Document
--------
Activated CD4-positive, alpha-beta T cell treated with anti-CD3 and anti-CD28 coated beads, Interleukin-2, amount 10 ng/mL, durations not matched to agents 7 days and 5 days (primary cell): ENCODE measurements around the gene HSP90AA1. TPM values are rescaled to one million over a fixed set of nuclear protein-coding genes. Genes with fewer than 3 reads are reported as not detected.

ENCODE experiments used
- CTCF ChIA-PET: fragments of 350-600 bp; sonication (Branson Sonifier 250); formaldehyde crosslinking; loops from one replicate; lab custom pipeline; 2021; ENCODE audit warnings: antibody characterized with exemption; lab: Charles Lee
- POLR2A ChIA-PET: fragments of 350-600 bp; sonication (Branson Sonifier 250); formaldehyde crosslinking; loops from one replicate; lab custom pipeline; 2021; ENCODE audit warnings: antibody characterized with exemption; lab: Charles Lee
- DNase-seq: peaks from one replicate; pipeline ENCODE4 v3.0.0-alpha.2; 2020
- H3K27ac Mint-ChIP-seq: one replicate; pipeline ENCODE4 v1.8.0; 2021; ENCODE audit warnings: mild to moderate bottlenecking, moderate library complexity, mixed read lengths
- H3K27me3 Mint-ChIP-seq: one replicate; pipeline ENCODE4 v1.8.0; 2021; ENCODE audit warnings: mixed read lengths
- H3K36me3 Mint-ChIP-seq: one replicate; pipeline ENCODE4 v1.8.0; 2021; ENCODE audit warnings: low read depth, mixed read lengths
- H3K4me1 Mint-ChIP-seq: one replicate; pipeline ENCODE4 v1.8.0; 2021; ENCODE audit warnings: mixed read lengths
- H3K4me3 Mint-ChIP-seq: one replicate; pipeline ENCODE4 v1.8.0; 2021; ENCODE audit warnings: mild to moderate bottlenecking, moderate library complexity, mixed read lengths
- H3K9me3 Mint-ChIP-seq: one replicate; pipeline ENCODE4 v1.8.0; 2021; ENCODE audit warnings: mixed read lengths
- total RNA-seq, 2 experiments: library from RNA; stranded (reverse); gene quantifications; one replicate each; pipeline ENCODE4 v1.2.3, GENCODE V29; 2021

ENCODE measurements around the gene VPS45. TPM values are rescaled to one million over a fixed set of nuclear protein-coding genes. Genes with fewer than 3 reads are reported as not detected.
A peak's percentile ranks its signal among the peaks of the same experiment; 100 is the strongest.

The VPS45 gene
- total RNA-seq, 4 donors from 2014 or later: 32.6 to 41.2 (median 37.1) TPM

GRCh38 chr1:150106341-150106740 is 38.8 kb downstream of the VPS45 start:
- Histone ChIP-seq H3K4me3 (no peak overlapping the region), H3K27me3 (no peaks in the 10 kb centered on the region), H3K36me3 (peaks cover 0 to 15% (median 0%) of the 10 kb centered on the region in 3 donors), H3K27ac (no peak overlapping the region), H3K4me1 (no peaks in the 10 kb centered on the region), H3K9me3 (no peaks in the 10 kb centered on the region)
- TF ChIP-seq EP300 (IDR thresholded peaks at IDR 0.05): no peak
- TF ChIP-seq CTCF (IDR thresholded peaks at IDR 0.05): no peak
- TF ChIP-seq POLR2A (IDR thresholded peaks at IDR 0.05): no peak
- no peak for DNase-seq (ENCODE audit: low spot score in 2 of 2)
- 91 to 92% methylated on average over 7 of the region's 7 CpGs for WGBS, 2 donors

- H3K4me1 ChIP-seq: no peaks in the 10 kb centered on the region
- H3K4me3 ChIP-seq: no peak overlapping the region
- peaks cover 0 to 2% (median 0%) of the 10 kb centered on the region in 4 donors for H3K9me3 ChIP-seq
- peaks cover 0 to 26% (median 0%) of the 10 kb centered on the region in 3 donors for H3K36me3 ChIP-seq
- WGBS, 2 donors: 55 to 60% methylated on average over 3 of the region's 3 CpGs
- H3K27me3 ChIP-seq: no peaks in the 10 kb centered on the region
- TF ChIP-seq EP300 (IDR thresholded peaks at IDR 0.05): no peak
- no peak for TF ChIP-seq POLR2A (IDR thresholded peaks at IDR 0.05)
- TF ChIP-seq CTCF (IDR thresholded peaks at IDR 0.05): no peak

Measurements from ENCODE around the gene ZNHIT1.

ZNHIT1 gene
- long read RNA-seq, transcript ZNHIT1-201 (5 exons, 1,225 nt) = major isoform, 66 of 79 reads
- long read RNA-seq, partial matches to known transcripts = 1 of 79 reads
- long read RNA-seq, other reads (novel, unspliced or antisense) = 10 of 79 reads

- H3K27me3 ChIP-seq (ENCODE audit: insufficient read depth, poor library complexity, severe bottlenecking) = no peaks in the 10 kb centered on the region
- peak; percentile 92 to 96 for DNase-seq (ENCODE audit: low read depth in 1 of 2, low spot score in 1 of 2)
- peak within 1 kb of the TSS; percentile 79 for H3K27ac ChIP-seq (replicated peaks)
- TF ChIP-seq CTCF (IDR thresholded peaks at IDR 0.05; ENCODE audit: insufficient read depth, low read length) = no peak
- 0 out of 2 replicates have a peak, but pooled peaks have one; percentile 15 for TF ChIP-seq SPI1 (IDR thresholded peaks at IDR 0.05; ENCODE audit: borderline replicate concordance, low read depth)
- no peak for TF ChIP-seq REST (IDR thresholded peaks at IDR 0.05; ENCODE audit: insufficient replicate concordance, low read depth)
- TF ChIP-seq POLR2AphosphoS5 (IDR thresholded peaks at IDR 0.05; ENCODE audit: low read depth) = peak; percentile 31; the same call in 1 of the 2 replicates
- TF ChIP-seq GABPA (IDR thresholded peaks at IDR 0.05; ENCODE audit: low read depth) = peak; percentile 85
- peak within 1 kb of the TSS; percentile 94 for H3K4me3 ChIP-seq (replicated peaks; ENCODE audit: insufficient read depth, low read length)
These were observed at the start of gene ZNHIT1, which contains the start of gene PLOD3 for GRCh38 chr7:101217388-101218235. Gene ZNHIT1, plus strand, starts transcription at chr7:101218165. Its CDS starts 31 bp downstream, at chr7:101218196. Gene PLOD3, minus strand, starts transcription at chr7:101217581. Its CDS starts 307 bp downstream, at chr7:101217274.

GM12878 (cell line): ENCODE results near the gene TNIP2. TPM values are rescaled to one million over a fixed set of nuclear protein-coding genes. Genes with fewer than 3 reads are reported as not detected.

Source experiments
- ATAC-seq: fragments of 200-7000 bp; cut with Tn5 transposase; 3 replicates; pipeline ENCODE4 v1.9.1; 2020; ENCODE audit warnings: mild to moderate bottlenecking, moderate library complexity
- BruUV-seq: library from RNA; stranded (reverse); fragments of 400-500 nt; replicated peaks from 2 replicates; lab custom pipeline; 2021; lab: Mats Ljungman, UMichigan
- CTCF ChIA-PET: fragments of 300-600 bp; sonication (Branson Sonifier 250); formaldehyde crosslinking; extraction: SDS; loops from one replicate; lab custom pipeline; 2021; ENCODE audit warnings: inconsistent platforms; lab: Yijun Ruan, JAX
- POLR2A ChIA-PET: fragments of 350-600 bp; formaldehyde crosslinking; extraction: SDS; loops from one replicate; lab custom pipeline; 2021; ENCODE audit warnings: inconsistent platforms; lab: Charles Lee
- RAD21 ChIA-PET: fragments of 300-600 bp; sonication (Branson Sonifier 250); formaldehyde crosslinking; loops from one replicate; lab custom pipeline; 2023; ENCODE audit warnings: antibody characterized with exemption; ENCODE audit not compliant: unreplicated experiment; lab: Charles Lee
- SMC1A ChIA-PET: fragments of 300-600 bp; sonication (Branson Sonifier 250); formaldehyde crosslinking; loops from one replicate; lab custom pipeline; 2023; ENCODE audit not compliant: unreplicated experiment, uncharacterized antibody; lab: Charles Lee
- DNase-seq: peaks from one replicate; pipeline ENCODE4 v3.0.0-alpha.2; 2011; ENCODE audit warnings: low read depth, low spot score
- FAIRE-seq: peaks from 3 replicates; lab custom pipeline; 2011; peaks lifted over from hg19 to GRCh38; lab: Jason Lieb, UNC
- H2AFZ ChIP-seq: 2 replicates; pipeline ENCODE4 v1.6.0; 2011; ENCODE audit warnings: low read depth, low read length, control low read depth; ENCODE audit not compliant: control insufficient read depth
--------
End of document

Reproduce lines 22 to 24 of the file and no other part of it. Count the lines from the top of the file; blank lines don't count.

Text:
- no peak for DNase-seq (ENCODE audit: low spot score in 2 of 2)
- 91 to 92% methylated on average over 7 of the region's 7 CpGs for WGBS, 2 donors

- H3K4me1 ChIP-seq: no peaks in the 10 kb centered on the region